Paul Gary Nussbaum was a gentle man about to begin a career in social work when he became perhaps the most publicized victim of the Southern California freeway shootings that marked the summer of 1987.
Now, the 34-year-old former marathon runner, who was paralyzed after being shot in the neck by an angry driver on the Costa Mesa Freeway, said he is contemplating suicide with the help of euthanasia practitioner Jack Kevorkian.
In a Time magazine article published this week about Kevorkian's work, Nussbaum, identified only by his middle name, explained the reason for his suicide plans: "Realistically, there is no cure and this type of life is not acceptable to me."
The former Rolling Hills Estates resident, who had graduated with a master's degree in social work from USC just weeks before he was shot, said he is tired of the pain, money troubles and 24-hour dependence on helpers to feed, bathe and move him.
If Nussbaum completes his plans, he would be the ninth person and the first man whom Kevorkian has helped to die since 1990, when the retired pathologist began his controversial work. Kevorkian's medical license has been suspended for assisting with the suicides of eight ailing women, including two earlier this month.
Nussbaum said in an interview that he has not made a final decision, but could go forward with the plan if his condition does not improve. He told Time magazine he will decide before April 1, when the law in Michigan, where Kevorkian lives, is changed to make physician-assisted suicides a felony.
"I won't go down without a fight and I am still fighting," Nussbaum said in an interview with The Times. "But myself and others in similar situations should also have the right to decide our own destiny if things don't work out."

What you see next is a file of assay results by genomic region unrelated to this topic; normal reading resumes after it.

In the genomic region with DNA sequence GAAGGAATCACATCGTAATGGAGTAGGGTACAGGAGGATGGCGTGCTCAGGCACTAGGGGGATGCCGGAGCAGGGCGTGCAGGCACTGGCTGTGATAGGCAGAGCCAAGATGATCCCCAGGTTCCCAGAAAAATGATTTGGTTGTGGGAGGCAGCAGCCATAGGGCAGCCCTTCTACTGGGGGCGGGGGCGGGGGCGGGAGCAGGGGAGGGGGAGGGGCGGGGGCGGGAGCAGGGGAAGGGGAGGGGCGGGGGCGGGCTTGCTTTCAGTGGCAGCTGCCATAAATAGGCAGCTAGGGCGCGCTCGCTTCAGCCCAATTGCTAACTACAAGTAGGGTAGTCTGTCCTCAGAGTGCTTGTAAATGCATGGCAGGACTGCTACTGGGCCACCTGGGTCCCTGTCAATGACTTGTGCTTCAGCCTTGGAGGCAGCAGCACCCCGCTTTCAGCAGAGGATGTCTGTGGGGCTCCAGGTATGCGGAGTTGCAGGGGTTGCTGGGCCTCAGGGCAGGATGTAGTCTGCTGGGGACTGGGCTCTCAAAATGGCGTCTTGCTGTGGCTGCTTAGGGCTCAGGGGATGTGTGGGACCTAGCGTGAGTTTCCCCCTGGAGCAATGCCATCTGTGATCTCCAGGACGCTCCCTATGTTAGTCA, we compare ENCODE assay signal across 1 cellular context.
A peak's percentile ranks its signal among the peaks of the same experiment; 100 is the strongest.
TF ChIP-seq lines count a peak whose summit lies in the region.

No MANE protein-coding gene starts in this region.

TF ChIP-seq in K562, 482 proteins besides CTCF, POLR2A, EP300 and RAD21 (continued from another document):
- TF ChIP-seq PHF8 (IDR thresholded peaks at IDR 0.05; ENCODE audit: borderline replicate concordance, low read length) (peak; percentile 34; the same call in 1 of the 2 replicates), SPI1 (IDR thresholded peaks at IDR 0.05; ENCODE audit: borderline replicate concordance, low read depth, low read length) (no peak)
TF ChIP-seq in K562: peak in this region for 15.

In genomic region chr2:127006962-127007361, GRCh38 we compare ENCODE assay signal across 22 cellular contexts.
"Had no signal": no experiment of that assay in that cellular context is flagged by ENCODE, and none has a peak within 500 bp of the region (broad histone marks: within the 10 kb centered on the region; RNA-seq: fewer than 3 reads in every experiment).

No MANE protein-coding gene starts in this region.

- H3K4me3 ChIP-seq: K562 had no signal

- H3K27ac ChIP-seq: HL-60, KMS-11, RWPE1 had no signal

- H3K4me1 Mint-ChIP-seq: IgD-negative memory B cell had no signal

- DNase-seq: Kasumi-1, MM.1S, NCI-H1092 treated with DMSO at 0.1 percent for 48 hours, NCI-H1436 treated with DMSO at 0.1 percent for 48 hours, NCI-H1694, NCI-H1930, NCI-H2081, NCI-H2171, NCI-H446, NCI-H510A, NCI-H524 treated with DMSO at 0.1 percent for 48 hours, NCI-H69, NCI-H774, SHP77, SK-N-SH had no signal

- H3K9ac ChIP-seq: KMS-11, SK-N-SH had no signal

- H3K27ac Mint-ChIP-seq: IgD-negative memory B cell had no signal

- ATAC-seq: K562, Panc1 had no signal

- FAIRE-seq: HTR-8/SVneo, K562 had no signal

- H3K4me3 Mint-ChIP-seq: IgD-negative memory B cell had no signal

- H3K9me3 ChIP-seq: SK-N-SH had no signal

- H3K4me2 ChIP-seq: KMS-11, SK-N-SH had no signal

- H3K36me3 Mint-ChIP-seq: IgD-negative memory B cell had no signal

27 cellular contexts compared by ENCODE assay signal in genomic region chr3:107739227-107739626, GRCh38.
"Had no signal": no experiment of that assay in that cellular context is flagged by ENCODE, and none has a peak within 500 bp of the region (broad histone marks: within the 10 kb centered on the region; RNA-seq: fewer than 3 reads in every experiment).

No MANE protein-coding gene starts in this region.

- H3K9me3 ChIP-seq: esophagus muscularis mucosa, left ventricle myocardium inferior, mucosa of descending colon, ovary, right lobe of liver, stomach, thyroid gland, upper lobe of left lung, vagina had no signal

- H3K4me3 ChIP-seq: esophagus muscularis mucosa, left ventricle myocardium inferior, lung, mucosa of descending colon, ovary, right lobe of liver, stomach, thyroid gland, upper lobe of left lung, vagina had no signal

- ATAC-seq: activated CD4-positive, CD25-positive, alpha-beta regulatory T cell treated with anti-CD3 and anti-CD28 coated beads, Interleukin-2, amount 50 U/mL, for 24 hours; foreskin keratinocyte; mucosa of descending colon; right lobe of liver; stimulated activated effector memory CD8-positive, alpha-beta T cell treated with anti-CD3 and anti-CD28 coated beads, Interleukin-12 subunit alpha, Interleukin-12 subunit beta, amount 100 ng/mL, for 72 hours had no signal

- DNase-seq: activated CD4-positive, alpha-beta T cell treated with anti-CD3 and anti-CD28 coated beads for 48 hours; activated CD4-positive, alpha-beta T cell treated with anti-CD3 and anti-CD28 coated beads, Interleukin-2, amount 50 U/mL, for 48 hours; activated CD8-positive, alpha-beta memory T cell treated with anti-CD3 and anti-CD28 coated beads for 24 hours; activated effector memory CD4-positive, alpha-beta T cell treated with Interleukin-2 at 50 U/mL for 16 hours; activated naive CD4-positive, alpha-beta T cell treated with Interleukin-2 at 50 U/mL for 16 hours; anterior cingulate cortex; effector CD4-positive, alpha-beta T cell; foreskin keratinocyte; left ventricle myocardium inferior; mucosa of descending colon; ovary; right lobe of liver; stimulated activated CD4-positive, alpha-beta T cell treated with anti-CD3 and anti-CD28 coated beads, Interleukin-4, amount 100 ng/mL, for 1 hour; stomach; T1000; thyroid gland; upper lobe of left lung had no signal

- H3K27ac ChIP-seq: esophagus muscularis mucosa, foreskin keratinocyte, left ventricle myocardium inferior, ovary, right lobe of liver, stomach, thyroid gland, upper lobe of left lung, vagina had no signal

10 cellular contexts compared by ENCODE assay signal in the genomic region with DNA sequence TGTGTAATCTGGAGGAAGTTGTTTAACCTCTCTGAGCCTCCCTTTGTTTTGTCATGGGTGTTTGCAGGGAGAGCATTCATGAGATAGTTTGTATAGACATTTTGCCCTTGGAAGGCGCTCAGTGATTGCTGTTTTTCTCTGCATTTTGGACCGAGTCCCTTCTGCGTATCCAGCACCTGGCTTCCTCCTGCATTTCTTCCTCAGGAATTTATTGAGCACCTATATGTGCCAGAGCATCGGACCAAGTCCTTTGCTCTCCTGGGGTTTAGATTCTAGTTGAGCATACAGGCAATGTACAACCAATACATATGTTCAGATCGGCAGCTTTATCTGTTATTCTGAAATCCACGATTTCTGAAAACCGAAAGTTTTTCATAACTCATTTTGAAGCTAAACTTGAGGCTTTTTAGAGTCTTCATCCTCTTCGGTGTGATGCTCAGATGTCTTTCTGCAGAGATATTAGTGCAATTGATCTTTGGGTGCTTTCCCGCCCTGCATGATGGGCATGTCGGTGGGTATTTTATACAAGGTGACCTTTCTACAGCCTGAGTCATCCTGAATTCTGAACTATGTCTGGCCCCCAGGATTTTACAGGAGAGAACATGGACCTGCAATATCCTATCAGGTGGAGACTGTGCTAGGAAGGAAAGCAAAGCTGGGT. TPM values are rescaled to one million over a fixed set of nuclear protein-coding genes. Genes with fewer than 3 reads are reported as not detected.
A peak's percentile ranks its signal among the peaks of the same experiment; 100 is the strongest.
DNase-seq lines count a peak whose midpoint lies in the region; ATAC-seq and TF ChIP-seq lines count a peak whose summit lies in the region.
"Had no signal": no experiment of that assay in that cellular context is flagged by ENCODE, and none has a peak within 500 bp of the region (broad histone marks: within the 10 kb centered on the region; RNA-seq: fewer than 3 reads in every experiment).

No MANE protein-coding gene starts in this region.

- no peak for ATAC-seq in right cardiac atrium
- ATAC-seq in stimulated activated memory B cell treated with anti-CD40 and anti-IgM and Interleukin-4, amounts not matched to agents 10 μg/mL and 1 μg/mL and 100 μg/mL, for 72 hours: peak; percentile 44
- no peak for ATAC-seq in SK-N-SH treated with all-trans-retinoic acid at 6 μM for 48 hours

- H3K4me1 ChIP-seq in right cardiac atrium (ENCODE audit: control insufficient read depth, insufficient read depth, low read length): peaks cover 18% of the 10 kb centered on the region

Nussbaum's ex-girlfriend is angry with that kind of talk. In an interview, she identified Nussbaum as the man in the magazine article. The article said the man was a shooting victim but did not link him to the freeway shooting.
Tracy Watson, a 32-year-old Los Angeles teacher, said the talk about suicide started more than a year ago and finally drove a wedge into the couple's five-year relationship, which broke up this fall.
"He is encouraging people who are handicapped and in pain to 'go ahead and kill yourself,' " Watson said. "He says there is no hope for a cure, but that's not true. He has progressed phenomenally."
Nussbaum said he finished the 1989 Los Angeles Marathon and several other races that year on a modified recumbent bicycle and walks about a quarter-mile a day with his helper, but still has little use of his arms.
But despite the progress he has made, someone like Nussbaum, who suffers pain daily, ought to have the right to die even though he does not have a terminal illness, said Kevorkian's attorney, Geoffery Fieger.
"In this case you have a man who is likely to suffer horribly for another 40 or 50 years," Fieger said. ". . . We are not talking about somebody having a bad day." He would not acknowledge that Nussbaum is seeking Kevorkian's assistance.
But it was a case similar to Nussbaum's that prompted Kevorkian to begin developing ways to help patients die, Fieger said.